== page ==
Saturday, May 16, 2009

This Obama flip-flop in best interest of American people

(Originally published 5/16/09)

In a stunning about-face this week, President Obama decided that his administration will fight the release of more photographs related to allegations of torture by members of the U.S. military, after all.

It is common knowledge that military commanders have serious –- and well-founded, if not openly voiced –- concerns about the impact those photos could have on recruitment efforts by terrorist organizations. But White House officials didn't want anyone to confuse strategizing with shot-calling. So in announcing the president's change of heart, they were quick to emphasize that although he had intently considered their counsel, military brass had not "pressured" him into the move.

Those on the left reacted Obama's reversal with a level of scorn, disdain and fury previously reserved only George W. Bush. They say Obama is breaking a promise to hold culpable soldiers accountable for their conduct. But the military has already conducted investigations into these activities and punished those responsible. In this case, accountability does not require full public disclosure of all the evidence –- in this case, the photos –- because American soldiers would face very real risks if they were released.

The left stubbornly dismisses this reality. Worse, they seem to tacitly consider those risks a tolerable cost, dead and wounded American servicemen and women collateral damage, in their reckless pursuit of a principle that has no basis in reality.

But there is something else to note here: The growth that President Obama is showing in his ability to collaborate with, listen to and create effective policy with American military commanders.

As a candidate for president, Obama showed little promise on military matters. His opponents seized on his lack of military experience, charging that Obama would be, at best, a weak and unpredictable commander-in-chief.

Within 48 hours of becoming president, Obama kept a campaign promise to the left by announcing that he would close the terrorist detention facility at Guantanamo Bay within a year. Since then, he has learned that signing that executive order was a lot easier than following through. Foreign leaders who denounced the detention facility are unwilling to accept displaced detainees; in addition, most lawmakers of both political parties want no part of those detainees reaching American soil.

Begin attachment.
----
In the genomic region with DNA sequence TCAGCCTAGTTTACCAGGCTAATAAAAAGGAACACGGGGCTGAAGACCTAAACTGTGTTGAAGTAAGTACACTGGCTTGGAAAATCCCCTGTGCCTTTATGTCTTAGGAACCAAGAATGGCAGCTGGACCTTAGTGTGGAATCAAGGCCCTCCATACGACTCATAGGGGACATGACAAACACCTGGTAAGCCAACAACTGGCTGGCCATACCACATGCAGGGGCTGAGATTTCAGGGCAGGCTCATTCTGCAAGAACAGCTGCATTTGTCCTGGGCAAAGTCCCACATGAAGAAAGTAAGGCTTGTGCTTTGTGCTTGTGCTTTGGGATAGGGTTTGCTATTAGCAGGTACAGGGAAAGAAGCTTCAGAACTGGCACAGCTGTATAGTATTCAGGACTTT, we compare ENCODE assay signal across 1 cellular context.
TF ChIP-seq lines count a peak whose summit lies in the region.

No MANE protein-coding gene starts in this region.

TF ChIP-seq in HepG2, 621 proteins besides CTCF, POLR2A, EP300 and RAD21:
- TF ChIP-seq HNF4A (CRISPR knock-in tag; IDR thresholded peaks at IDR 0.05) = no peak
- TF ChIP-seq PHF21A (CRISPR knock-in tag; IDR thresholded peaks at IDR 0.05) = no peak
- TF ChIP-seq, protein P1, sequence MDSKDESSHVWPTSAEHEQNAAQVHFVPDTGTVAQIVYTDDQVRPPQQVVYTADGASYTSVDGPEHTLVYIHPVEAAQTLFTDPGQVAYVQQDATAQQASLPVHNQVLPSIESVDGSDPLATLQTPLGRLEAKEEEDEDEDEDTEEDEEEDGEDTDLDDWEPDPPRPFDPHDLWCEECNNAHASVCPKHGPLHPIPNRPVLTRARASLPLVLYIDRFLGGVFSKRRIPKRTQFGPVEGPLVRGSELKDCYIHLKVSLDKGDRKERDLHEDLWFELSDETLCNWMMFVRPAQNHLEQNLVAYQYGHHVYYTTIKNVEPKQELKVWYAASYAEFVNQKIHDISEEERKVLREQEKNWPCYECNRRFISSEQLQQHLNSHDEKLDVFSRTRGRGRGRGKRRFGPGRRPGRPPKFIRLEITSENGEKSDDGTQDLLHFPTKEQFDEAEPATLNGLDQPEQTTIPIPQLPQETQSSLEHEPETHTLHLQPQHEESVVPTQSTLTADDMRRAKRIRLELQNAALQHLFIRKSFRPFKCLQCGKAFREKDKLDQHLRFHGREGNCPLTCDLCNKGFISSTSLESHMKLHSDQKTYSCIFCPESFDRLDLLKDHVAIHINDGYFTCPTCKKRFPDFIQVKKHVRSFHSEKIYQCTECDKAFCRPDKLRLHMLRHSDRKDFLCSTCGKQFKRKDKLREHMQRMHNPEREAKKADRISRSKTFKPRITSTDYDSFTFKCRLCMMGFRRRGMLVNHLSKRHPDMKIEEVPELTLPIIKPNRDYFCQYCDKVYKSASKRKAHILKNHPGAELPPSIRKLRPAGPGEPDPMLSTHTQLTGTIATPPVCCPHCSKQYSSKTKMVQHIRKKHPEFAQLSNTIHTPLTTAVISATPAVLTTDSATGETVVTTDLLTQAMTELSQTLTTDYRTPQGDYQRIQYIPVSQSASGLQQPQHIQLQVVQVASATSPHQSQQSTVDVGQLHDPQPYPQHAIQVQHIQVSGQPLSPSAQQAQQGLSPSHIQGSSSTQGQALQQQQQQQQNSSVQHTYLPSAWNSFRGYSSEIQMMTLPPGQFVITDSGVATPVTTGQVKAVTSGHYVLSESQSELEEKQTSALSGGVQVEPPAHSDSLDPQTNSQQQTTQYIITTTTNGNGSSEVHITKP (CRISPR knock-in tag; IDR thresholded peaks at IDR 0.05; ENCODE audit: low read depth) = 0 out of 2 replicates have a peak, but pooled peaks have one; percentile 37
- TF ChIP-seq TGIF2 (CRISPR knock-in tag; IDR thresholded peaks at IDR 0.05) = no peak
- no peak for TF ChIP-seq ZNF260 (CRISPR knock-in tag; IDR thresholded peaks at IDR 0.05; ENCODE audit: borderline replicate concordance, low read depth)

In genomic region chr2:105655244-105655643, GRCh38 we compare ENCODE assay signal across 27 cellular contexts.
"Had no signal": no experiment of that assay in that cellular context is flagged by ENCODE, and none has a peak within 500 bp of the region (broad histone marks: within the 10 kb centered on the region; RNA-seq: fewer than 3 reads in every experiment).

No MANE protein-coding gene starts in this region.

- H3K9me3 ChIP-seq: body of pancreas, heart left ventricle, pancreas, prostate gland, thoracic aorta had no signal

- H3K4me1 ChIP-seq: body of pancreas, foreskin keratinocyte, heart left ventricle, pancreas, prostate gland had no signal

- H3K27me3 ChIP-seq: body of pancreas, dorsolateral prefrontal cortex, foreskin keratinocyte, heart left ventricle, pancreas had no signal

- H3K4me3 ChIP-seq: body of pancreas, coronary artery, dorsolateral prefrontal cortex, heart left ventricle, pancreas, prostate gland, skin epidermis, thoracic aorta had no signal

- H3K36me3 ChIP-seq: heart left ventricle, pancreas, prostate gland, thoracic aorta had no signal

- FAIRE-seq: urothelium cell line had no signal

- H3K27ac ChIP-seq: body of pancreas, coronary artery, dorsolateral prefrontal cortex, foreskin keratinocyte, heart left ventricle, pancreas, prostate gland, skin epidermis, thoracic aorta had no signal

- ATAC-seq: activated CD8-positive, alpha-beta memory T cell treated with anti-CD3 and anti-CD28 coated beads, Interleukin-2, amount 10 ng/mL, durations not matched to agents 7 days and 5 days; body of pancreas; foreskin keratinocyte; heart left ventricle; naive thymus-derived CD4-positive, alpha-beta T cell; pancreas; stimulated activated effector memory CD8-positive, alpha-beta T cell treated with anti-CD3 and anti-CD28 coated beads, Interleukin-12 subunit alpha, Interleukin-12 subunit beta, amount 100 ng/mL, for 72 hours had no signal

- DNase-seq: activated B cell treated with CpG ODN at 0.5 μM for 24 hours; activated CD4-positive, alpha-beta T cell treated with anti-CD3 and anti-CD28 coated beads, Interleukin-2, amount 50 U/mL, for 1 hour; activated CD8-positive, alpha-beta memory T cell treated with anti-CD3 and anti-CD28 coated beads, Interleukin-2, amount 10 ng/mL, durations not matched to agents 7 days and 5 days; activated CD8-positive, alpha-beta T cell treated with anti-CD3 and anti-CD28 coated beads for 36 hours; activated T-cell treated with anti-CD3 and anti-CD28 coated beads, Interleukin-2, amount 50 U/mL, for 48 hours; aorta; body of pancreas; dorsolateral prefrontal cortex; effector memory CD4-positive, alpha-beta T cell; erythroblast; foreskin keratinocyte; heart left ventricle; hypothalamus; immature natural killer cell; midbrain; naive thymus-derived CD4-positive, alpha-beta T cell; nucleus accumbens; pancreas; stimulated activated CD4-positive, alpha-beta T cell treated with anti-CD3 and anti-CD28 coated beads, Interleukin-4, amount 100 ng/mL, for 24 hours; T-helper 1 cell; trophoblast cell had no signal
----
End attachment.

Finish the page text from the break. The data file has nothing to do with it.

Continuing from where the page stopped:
Perhaps that experience -– delivering the promise without developing the plan –- taught Obama to take a more deliberative approach to military affairs. He extended his timeline for withdrawing troops from Iraq based on advice from military leaders, and White House officials announced yesterday that although they will be tweaked to include expanded due-process rights for detainees, Obama will retain the military tribunals begun by President Bush. Both of these moves stand in stark opposition to Obama's often-heated rhetoric against them on the campaign trail.

In short, the president is showing an admirable willingness to break campaign promises if he comes to believe he was wrong to make them in the first place. And that's good news; the only thing worse than a bad campaign promise is a bad campaign promise that's kept.

Legal observers believe that the photos will eventually be made public anyway, so some observers are suggesting that the president is maneuvering -– enough to be able to say he opposed the release in case it does have lethal consequences for American troops abroad, but not enough, and not in time, to be able to stop it completely.

That debate -– principle or politics -– will continue. But regardless of the motive or timing, President Obama has done the right thing on this issue. This is one case where a politician-s flip-flop was in the best interest of the people he serves.

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